Skateboard Safety in Malls

An interesting recent case

One’s personal safety can be affected in many ways at malls – accidentally being run into by people not paying attention, slipping on wet floors and tripping on objects brought into the mall by patrons. Here, we examine a case, called Drummond v. Cadillac Fairview Corp., where a man tripped over a skateboard in the food court and sued the mall-owner for occupier’s liability.

  • First instance[1]

The plaintiff was having something to eat at the food court with his daughter and fiancé. When he went to get a refill of his drink, he tripped over a skateboard in the aisle and injured his knee and lower back. He subsequently went to emergency. The skateboard had been brought into the mall by a 12-year-old boy who was not a party to the litigation. The owner of the mall is Cadillac Fairview Corporation Ltd. The plaintiff sued them for occupier’s liability. The defendant brought a motion for summary judgment and a judgment dismissing the action. Justice P. M. Perell, the motion judge, dismissed the defendant’s motion for summary judgment and instead granted the plaintiff summary judgment, even though the plaintiff had not brought a cross-motion.

Prior to the motion, the plaintiff had been examined for discovery by the defendant. For the motion, the defendant relied on parts of the transcript as well as an affidavit by one of the mall’s security guards. The plaintiff relied on an affidavit by the plaintiff as well as an affidavit and report by a security expert. The expert’s report was excluded, because it was deemed not necessary to assist the trier of fact, but the expert’s affidavit was admitted. Attached to the plaintiff’s affidavit were a hearsay statement by his daughter (that she had told him just prior to the incident that she had seen the skateboarder play with his skateboard in the food court) and a double hearsay statement by his wife (that she had told him just prior to the incident that she had had conversations with two unidentified cleaners that they had seen the skateboarder play with his skateboard in the food court and that one of them had been cut by the skateboard when it escaped and rolled into her ankle). The motion judge admitted all of the hearsay evidence as meeting the common law requirement (i.e. necessary and reliable) and the business records exception.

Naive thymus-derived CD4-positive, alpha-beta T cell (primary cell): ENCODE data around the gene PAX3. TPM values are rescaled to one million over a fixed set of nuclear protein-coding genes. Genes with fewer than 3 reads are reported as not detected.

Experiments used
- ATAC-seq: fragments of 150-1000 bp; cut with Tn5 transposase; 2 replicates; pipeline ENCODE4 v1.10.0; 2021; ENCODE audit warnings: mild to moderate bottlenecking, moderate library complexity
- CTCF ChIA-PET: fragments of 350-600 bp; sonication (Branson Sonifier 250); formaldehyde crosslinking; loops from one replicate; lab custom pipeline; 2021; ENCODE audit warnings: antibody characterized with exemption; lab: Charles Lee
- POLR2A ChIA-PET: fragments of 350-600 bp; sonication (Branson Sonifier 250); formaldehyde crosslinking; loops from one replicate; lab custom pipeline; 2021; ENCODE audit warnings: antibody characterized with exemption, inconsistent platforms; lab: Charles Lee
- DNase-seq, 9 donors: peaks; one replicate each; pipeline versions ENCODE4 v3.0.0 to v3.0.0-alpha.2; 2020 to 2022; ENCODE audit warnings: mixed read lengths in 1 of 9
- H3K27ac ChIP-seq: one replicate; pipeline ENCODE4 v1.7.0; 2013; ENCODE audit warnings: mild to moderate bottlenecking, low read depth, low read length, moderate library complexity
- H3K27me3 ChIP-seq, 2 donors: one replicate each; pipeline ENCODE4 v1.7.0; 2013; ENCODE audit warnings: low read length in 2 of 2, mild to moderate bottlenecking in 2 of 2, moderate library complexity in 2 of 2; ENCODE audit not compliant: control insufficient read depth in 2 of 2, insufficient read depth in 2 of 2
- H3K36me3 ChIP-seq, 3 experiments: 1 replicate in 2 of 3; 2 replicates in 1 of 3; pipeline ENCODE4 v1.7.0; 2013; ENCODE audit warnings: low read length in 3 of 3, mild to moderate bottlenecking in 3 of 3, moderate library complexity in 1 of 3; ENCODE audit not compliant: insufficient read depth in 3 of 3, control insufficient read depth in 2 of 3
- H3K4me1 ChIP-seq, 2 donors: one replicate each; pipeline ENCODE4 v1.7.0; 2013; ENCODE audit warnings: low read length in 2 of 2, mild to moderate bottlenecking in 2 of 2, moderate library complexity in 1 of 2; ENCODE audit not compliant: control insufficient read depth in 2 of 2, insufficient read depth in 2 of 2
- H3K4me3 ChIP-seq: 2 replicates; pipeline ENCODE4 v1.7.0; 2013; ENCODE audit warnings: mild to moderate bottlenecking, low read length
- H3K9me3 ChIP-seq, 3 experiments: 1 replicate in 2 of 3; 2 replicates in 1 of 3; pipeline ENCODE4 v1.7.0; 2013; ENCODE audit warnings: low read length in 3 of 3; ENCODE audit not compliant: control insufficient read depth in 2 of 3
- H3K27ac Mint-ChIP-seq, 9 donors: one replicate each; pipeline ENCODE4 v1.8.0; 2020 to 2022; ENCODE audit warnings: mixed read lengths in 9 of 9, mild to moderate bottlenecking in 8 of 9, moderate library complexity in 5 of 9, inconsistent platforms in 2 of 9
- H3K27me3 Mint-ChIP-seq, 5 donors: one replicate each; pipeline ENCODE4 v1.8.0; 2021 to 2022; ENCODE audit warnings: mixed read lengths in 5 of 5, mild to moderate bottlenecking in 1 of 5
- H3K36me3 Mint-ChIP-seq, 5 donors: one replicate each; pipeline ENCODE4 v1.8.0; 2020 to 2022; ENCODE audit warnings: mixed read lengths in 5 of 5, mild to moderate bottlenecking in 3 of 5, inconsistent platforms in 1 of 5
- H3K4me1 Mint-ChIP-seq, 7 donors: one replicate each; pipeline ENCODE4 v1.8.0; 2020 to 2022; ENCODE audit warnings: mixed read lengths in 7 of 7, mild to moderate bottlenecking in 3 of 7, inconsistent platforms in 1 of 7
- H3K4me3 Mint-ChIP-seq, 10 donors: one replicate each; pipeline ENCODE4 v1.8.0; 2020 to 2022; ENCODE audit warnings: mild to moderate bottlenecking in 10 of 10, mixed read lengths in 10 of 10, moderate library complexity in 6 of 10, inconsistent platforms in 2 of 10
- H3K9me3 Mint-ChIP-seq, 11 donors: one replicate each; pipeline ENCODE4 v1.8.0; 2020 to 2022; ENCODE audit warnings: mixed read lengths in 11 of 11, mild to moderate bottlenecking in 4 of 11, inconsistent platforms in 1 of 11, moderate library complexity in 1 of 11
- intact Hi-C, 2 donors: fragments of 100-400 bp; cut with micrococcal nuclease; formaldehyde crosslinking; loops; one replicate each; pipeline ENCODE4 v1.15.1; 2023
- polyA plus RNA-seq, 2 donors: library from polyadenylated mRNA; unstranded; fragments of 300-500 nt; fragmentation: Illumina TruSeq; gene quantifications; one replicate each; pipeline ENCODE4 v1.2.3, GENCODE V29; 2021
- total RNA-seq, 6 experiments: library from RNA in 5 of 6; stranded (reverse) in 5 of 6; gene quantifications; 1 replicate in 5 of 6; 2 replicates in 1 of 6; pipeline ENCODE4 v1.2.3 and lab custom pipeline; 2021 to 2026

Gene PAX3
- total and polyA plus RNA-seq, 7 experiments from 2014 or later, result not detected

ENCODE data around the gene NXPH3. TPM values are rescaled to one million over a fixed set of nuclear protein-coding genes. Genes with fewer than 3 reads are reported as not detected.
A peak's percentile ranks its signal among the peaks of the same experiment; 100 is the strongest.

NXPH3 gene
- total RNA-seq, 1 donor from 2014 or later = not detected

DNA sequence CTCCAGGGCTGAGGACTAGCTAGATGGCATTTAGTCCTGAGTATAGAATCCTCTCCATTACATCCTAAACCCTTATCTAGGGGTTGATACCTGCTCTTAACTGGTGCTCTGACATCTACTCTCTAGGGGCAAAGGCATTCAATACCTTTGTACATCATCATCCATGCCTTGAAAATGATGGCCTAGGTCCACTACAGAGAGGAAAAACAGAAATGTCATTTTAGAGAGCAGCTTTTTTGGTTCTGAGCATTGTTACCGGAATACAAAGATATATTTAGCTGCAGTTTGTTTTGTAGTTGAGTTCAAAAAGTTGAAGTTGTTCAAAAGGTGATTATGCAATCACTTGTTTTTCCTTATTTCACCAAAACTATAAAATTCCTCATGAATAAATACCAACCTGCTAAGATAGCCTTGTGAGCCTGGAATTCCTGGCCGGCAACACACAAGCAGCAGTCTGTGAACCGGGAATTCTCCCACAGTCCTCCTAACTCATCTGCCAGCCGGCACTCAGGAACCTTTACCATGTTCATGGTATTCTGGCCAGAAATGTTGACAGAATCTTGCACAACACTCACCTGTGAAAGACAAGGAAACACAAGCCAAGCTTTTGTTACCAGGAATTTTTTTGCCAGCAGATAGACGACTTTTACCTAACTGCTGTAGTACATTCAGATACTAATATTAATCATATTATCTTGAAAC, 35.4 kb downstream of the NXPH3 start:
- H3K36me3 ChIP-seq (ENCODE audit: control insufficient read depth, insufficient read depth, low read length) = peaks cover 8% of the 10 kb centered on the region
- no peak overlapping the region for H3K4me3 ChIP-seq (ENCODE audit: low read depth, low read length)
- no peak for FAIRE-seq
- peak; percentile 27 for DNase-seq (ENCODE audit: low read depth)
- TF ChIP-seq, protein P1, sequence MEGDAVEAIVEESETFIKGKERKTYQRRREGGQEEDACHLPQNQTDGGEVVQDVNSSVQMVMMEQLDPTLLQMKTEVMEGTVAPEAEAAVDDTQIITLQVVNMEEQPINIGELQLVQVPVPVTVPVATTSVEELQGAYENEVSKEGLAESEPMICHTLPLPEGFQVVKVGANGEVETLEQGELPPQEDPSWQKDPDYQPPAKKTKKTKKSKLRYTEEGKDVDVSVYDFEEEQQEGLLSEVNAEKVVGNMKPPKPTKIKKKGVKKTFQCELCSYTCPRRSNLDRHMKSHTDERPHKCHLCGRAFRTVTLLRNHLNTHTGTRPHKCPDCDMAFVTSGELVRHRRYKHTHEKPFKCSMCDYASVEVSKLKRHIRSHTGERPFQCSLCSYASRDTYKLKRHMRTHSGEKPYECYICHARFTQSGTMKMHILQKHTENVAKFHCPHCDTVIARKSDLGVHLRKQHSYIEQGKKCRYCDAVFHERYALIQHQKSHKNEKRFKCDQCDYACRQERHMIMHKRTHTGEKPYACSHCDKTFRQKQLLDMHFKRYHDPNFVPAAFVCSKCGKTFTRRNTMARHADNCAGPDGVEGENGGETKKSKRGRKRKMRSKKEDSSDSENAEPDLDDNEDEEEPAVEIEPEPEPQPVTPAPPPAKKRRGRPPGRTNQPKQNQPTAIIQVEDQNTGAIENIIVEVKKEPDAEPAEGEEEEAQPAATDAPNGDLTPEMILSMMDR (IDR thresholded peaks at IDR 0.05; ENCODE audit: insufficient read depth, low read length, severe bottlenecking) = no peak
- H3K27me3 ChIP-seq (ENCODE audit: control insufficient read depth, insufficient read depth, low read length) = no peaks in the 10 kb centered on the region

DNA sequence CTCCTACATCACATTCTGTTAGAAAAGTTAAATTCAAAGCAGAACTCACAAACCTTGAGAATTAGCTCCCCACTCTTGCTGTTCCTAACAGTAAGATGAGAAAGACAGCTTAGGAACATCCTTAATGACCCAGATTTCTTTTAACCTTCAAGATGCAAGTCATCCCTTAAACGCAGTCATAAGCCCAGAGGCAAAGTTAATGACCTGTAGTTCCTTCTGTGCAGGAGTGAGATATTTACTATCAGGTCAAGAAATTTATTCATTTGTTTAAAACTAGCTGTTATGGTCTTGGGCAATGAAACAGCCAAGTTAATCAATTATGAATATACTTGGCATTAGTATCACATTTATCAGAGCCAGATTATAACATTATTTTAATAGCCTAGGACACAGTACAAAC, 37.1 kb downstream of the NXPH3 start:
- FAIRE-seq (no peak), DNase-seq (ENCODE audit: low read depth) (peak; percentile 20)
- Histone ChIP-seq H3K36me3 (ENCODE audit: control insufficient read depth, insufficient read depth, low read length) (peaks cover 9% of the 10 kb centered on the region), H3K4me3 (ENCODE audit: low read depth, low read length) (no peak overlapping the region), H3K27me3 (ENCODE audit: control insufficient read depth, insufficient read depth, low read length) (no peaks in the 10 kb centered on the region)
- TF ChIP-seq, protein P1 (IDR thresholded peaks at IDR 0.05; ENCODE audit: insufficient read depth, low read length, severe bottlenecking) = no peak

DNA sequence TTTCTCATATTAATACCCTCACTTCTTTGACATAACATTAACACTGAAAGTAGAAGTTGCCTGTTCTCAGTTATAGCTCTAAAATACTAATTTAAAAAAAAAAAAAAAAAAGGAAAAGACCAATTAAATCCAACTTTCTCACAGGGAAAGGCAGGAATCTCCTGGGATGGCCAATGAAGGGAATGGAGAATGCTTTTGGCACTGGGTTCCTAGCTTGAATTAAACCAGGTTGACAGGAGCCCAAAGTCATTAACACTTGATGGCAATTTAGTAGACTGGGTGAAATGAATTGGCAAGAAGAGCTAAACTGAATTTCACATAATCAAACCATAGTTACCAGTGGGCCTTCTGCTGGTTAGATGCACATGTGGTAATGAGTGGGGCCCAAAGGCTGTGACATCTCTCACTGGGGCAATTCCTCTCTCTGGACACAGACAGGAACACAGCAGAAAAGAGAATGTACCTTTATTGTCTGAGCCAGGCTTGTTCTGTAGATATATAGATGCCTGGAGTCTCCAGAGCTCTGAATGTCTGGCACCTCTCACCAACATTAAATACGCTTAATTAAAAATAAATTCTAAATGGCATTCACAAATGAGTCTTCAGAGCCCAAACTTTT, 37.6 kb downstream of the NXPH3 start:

The motion judge quoted the legal test for whether summary judgment should be granted: whether the court is satisfied that there is no genuine issue requiring a trial.

He also summarized the applicable law of occupier’s liability, which is based on the Occupier’s Liability Act and case law interpreting it: An occupier is someone who is in physical control of premises or who has responsibility and control over the condition of premises or the activities there carried on, or control over persons allowed to enter the premises. An occupier has a duty to take such care as in all the circumstances of the case is reasonable to see that persons entering on the premises and the property brought on the premises by those persons are reasonably safe while on the premises. The Act does not impose strict liability: the presence of a hazard does not in itself lead inevitably to the conclusion that the occupier breached its duty of reasonable care. Occupiers are not required to take unrealistic or impractical precautions against known risks. The measure of what is reasonable depends on the facts of each case including foreseeability, the gravity of the potential harm, the burden of the cost of preventive measures, industry practice, custom and regulatory standards applicable to the circumstances. The duty does not require the occupier to remove every possible danger. The standard of care is one of reasonableness not perfection. To succeed in an action for occupier’s liability, the plaintiff must be able to pinpoint some act or failure to act on the part of the occupier that caused the plaintiff’s injury.